Dear Sir David,
It was only yesterday I dirtied my knees looking at a termite and black ant duel in the garden. The soldier termite is a formidable adversity.
There are defining moments in a child’s life where memory is so inkly etched the resonance plays out for the rest of their lives. I will remember always, arriving at my grandparent’s house in the sparkling afternoons in Perth, sitting on a tired bean-bag to watch your documentaries. My grandfather would tenderly VHS-record each of the week’s nature documentaries and we’d sit for hours in curious immensity. So began the thirst for life’s wonders.
My grandfather and I would go into the garden looking for bugs and flowers on all fours. We’d catch spiders in glass pickle jars to release them again, and deliver crickets to devoted praying mantises. We’d watch your documentaries over decades, while the bean-bag grew thinner– DVD replaced the VHS. I bought box sets of Life’s of Plants and wonder if the sea bean ever would land on a Perth beach—we’d consume the entire series repeatedly.
I became a little Charles Darwin, a collector of biological curious: a goat skull in found in Eagle Bluff, a preserved leafy sea dragon on Scarborough beach, and a kangaroo jaw bone buried in the park down the road where I used to live. I have a complete translucent mummified frog, the head of a bobtail (as the body was smelly to carry) and perfectly preserved New-Holland honeyeater chicks whose parents tragically abandoned the nest, they are frozen in time, mid-gape heads extended, hungry forever.
My peers called me Nature boy.
For my 18th birthday I received a fully desiccated mouse (complete with hair) from a friend. I still treasure it. Most people recoil horrifically with the thought of preserved animal parts in a box under their bed—I know you’d understand.
I had an aquarium in my room and the spectrum of exotic life—I must say mudskippers are real characters. I raised motorbike frogs from tadpoles in the hallway and marvelled at their metamorphosis. I had a Venus fly trap feed their fleshy pink faces with fleshy fat house-flys.
I can’t quite remember the demarcation of wonder when began in childhood—perhaps my adult life only an extension of this. In school I studied all sciences and blitzed them with ease. My BSc degree was gloriously multi-disciplinary: Viticulture and Oenology. From soil dynamics to organic chem and wine tasting: deliciously brilliant science.
I now edit Western Australia’s online science publication, ScienceNetwork WA and work with a gifted team of journalists. It’s located at Scitech, an interactive science discovery centre where children are enthralled every day.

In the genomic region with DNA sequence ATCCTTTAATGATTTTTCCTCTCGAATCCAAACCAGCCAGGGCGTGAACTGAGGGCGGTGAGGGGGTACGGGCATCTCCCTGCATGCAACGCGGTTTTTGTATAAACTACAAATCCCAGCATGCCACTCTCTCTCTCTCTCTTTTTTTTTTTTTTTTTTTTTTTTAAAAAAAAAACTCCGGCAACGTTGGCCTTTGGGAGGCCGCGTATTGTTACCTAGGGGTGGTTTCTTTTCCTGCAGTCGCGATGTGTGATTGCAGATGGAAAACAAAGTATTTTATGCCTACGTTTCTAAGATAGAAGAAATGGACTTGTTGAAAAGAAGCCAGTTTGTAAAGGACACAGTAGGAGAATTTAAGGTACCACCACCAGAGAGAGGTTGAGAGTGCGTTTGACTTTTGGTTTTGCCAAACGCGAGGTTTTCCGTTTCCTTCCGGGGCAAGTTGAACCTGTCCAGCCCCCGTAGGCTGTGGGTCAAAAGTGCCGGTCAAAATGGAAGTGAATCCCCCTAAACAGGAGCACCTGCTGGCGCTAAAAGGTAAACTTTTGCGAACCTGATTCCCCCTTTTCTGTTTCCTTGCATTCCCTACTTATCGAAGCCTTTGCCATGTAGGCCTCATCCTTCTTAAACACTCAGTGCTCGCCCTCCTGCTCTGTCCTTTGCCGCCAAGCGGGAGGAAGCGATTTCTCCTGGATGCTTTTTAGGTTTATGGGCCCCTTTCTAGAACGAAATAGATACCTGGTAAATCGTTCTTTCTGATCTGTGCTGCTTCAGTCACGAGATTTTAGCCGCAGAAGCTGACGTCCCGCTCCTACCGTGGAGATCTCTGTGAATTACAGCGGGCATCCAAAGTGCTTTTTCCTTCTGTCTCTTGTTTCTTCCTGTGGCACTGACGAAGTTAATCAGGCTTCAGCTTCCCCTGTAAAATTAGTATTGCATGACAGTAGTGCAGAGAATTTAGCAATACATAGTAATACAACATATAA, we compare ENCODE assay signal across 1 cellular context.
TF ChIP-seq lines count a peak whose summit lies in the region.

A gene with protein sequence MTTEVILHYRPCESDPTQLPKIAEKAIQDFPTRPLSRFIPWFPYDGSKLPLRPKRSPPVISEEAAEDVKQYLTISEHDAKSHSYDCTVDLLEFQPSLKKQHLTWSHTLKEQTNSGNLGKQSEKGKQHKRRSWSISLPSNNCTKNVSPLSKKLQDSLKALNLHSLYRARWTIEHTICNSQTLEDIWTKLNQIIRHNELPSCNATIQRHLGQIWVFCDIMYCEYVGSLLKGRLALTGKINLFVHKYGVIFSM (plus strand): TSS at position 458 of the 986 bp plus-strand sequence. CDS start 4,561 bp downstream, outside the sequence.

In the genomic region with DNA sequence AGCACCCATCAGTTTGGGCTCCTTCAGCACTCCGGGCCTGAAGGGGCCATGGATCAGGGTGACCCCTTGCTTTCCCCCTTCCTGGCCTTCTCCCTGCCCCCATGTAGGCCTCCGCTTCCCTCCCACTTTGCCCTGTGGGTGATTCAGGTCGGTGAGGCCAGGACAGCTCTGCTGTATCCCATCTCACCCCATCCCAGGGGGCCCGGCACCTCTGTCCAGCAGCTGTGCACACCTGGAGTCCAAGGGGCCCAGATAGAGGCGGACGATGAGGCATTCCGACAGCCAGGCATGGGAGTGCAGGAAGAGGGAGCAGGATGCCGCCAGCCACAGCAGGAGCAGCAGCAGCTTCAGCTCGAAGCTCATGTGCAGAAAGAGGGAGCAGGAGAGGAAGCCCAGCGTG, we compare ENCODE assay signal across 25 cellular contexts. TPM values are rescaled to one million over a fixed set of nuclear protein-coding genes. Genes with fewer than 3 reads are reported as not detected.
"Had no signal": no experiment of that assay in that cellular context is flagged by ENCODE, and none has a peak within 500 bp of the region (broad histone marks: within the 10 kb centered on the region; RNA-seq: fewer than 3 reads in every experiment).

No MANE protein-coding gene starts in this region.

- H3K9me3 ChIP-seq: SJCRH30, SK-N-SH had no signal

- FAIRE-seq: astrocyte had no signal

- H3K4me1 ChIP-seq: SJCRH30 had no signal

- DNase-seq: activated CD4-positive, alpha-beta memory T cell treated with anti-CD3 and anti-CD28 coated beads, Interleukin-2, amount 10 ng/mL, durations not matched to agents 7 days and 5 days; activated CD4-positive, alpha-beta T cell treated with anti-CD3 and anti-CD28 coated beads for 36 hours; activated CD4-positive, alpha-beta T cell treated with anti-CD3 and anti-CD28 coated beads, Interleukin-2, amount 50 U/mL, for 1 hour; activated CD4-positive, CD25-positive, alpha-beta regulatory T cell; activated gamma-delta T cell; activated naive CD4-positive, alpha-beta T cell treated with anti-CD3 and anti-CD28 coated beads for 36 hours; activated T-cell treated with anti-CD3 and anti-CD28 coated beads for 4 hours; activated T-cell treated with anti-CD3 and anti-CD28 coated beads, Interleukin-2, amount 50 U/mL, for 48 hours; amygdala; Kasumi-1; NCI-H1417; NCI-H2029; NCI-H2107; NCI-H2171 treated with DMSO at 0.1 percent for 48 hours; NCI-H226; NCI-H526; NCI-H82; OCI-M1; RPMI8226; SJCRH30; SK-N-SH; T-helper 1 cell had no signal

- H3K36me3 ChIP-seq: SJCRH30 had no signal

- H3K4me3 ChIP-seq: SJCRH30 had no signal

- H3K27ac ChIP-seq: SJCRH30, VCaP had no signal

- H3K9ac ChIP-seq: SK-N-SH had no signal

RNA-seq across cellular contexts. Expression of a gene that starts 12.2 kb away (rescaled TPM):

I spryly jumped to garner support upon finding out there was a small but none-the-less real opportunity to get you to come to Perth—but there are official processes that need to be adhered to—and sometimes enthusiasm can be destructive. I’ve been nerve-wearily watching email exchanges from various Government and non-Government agencies trying to figure out the best way to invite you to come to Perth. The hourglass empties and we’ve yet to hear from your management company.
From the presentation of the natural world in all its splendour beckons an insatiable curiosity of all things. I know that’s how my grandfather would have had his epitaph. Even in ailing health and the last of his months he’d catch moths in the caryard across the road and feed wily-wag tail chicks nesting in his garden. Incandescently young-at-heart he’d show me the babies and how every year they’d come back to nest—life and its cycles. Then in the sterility of palliative care, in the last days before he died, we’d watch your documentaries together again. One process ends the other begins. Life goes on.
Even if you are not able to make it to Perth, I’d like to thank you for the profound impact you’ve had on my life through your documentaries.
I struggle to comprehend what it must be like to deadpan-ly view the natural world and I’m glad not to be of that ilk.
Jason Boudville is Editor-in-Chief at ScienceNetwork WA. He can be found on Twitter at @tannic_teeth. Jason can also be found writing his blog, tannicteeth which details a considered existence towards ‘eat, drink and think’. His writings on wine were published in SPICE magazine until the magazine’s closure in Winter 2011.